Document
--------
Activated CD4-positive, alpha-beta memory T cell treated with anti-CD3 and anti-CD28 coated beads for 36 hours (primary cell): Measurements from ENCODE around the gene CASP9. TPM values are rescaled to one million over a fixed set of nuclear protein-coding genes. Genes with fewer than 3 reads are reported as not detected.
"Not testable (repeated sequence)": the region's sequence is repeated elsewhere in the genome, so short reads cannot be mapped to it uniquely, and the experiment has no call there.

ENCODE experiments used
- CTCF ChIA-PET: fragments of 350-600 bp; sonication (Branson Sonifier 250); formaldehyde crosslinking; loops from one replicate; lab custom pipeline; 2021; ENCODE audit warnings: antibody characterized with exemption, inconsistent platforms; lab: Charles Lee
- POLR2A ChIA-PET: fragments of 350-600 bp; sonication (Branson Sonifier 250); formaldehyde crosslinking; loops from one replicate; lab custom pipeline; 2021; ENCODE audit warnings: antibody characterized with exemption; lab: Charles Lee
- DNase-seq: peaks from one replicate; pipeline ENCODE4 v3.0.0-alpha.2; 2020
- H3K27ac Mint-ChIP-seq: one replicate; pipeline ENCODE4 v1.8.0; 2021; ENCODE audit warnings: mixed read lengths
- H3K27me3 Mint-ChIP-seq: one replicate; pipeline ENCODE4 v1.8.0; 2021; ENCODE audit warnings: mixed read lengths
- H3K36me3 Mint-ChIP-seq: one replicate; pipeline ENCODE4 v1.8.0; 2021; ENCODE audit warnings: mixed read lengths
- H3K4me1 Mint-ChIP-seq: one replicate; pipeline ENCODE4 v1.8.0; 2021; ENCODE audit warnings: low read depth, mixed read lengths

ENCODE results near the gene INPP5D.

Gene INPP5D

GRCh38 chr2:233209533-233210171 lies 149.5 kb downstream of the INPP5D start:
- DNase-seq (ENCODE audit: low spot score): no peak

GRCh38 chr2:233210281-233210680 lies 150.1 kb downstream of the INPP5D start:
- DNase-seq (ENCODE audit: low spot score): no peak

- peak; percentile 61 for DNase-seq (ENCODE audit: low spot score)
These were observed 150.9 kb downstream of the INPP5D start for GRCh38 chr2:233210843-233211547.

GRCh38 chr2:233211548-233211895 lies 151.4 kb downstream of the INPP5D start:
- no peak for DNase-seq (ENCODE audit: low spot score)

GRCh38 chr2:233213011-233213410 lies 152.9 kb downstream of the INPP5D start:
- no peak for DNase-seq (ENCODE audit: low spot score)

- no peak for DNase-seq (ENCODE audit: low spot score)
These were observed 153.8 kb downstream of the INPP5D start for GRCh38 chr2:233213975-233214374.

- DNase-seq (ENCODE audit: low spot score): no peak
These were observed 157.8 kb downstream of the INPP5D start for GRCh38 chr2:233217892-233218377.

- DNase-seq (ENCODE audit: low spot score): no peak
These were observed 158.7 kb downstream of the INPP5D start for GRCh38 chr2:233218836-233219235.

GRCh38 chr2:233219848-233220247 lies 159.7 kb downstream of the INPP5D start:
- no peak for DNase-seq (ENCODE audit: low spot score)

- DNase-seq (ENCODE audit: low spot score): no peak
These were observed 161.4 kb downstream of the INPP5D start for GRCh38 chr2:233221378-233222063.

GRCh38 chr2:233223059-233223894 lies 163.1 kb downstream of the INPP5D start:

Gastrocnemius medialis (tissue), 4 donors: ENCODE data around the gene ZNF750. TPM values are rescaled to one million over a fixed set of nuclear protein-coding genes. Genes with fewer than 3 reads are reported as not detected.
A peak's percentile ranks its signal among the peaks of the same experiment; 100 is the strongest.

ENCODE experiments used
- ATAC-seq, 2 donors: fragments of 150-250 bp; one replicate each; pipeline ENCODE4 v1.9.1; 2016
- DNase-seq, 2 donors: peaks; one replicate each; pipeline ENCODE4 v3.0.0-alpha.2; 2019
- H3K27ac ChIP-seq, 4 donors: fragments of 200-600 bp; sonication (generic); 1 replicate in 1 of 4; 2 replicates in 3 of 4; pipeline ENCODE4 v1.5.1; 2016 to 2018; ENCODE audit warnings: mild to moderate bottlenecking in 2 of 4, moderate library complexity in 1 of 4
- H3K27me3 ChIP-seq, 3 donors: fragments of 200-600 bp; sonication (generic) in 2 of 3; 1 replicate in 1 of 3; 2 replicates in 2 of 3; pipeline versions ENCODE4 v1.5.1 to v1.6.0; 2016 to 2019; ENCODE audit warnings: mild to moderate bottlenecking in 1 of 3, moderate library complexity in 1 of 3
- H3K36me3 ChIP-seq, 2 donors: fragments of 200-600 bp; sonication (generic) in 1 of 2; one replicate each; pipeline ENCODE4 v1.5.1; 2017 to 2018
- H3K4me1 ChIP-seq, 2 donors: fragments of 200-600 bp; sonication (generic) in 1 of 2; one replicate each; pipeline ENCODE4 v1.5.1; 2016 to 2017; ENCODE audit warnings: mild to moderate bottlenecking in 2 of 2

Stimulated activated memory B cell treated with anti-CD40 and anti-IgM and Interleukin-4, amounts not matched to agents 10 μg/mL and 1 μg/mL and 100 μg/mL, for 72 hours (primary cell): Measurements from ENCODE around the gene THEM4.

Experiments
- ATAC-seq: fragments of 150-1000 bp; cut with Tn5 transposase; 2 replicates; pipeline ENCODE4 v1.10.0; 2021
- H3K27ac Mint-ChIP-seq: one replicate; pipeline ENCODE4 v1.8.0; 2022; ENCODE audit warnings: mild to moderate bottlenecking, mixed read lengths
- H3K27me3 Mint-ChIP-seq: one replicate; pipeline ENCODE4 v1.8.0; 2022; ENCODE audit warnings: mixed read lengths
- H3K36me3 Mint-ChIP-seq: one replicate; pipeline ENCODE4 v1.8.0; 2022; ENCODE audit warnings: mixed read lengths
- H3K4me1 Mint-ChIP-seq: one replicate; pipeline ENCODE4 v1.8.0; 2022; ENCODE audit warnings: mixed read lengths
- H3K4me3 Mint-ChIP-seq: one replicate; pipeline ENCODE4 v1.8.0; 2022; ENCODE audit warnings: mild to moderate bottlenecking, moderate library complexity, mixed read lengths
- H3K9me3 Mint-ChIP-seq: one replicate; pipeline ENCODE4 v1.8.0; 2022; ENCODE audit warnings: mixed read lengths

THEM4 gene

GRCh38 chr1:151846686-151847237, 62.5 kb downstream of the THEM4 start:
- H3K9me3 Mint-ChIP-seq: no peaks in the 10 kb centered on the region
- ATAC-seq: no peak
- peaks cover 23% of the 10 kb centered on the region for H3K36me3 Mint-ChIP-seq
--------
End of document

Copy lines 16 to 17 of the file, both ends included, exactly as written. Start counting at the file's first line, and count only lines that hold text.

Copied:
- DNase-seq (ENCODE audit: low spot score): no peak

- peak; percentile 61 for DNase-seq (ENCODE audit: low spot score)